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Facebook and LinkedIn Marketing: Comparing Apples to Apples.

Social media remains a blind spot for many B2B marketers, despite the wealth of information available on the web and directly accessible on platform sites. Whether you find LinkedIn Help Center difficult to navigate or you only reference Facebook Help Center on an as needed basis, there are many resources available to help you succeed in social-media marketing.

Marketing on LinkedIn and Facebook is a great way to extend your reach to a target audience. From ad bidding systems to cost-per-click models and measuring performance, B2B brands that leverage social platforms can optimize their marketing efforts. Below are my personal research notes -- a side by side comparison of LinkedIn ads versus Facebook for B2B marketers, and some tips for implementation. Spoiler alert: the two platforms are very similar.

Benefits of a Sponsored LinkedIn Update (vs. Sponsored Ad)

  • Audience Specificity: LinkedIn enables users to specify audiences by company, industry, company size, job title, job function and seniority level.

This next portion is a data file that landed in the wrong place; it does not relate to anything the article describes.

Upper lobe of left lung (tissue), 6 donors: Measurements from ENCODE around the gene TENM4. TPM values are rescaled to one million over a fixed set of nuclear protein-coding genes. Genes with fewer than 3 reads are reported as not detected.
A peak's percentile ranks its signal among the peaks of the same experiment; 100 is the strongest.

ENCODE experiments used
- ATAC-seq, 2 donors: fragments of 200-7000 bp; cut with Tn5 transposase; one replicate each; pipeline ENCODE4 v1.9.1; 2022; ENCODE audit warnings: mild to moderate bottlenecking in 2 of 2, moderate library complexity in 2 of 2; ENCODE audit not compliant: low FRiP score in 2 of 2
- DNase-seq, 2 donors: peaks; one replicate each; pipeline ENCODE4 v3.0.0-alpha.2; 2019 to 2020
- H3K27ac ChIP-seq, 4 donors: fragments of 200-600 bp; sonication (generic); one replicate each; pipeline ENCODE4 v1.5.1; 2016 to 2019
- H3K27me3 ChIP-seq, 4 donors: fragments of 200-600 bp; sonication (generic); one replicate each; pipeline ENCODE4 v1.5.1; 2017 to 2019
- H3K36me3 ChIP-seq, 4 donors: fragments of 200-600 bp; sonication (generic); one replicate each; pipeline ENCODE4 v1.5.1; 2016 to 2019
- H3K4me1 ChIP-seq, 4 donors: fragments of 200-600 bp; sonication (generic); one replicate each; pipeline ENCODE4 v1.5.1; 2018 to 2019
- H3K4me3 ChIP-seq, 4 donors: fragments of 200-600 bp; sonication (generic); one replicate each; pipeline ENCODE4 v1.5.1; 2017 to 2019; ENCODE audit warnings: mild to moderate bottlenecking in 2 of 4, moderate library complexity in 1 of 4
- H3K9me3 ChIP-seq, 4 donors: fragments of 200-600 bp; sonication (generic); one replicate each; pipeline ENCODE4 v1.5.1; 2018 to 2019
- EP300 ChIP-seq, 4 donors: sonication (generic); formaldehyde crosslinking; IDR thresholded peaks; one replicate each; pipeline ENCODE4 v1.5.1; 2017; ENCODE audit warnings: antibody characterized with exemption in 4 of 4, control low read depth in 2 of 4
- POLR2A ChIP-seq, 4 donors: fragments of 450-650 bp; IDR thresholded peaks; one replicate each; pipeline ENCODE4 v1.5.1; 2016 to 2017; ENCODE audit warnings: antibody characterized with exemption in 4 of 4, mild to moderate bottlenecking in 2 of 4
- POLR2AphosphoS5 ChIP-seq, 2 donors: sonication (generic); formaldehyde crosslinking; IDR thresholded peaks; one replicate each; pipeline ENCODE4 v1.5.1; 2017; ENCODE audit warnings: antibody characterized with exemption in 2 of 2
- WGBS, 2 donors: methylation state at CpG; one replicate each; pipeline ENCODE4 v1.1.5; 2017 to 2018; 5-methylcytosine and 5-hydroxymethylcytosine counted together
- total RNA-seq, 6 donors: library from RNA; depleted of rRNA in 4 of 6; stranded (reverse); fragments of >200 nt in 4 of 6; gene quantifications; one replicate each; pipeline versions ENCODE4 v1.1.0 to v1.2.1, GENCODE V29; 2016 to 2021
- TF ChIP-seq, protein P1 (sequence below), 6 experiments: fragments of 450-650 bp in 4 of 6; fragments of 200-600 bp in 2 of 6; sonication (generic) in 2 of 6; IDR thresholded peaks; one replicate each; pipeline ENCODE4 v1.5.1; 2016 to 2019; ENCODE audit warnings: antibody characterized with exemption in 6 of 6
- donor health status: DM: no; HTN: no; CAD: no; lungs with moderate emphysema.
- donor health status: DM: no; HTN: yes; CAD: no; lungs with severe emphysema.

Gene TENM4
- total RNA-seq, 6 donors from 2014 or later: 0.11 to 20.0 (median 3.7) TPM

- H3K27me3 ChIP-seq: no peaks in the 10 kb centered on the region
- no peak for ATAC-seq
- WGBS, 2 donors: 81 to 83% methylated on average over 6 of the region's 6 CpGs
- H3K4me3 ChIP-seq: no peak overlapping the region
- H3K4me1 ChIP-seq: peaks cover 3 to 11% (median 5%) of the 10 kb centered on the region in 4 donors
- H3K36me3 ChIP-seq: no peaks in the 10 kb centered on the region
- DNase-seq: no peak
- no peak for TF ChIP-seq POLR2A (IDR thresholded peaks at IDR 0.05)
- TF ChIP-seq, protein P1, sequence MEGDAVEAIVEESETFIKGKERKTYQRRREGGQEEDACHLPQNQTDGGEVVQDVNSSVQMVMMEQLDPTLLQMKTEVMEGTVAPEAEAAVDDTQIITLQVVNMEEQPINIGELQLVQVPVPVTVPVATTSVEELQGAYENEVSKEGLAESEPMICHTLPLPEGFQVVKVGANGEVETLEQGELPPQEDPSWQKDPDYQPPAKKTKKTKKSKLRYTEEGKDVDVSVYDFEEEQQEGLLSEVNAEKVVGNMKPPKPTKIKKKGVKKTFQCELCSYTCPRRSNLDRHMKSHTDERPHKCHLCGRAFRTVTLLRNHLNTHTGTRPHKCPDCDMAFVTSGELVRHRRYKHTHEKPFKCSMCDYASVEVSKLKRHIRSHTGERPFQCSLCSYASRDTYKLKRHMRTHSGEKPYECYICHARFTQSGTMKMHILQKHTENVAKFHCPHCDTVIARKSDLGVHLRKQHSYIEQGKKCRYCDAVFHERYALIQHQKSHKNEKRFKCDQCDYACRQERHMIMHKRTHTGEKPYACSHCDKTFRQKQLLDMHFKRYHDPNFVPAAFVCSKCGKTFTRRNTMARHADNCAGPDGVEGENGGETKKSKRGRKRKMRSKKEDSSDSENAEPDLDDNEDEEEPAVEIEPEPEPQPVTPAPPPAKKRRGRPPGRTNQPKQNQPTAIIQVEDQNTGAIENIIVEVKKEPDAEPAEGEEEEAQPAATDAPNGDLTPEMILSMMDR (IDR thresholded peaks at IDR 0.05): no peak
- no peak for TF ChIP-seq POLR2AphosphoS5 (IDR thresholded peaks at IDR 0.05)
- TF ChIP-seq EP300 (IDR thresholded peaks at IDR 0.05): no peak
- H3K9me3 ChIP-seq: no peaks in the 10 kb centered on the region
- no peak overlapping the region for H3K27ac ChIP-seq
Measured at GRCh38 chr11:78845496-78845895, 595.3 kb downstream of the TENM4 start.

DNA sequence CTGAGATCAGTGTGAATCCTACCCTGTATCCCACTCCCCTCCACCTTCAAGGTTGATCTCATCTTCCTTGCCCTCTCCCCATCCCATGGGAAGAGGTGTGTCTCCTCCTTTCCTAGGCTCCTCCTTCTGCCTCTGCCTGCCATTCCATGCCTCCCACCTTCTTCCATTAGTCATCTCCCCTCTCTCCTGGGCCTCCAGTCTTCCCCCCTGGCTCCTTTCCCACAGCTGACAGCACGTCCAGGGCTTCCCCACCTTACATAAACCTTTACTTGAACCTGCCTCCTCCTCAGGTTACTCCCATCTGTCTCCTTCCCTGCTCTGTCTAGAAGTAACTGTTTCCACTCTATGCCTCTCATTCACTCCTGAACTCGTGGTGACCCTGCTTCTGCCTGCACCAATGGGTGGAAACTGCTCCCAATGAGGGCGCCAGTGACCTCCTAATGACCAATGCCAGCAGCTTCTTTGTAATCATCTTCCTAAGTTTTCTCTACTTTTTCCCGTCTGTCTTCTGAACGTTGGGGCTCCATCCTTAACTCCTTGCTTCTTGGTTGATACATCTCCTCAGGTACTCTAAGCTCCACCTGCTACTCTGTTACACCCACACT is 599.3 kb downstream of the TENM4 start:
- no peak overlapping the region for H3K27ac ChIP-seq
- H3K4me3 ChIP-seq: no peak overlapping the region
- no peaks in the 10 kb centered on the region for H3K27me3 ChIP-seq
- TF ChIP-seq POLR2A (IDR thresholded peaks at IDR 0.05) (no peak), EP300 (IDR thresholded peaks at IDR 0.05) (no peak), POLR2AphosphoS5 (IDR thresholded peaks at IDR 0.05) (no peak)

• Native advertising: Unlike ads, sponsored updates appear on the LinkedIn home page alongside ordinary company updates – making it difficult for users to dismiss.
  • Real-time analytics: LinkedIn Analytics allows company admins to test the success of their message in the form of an unsponsored post and to make improvements prior to promoting it – for a lower cost-per-click (CPC). It’s also possible to adjust the settings of a current campaign at any time.
  • Social sharing: Unlike ads, sponsored updates allow for free user engagement – comments, likes and shares – as an added boon to your CPC campaign.

Benefits of a Sponsored Facebook Ad

  • Audience Specificity: In addition to demographic and interest-based targeting, Facebook allows users to create a Custom Audience from uploaded contact lists and website and app activity – via tracking script.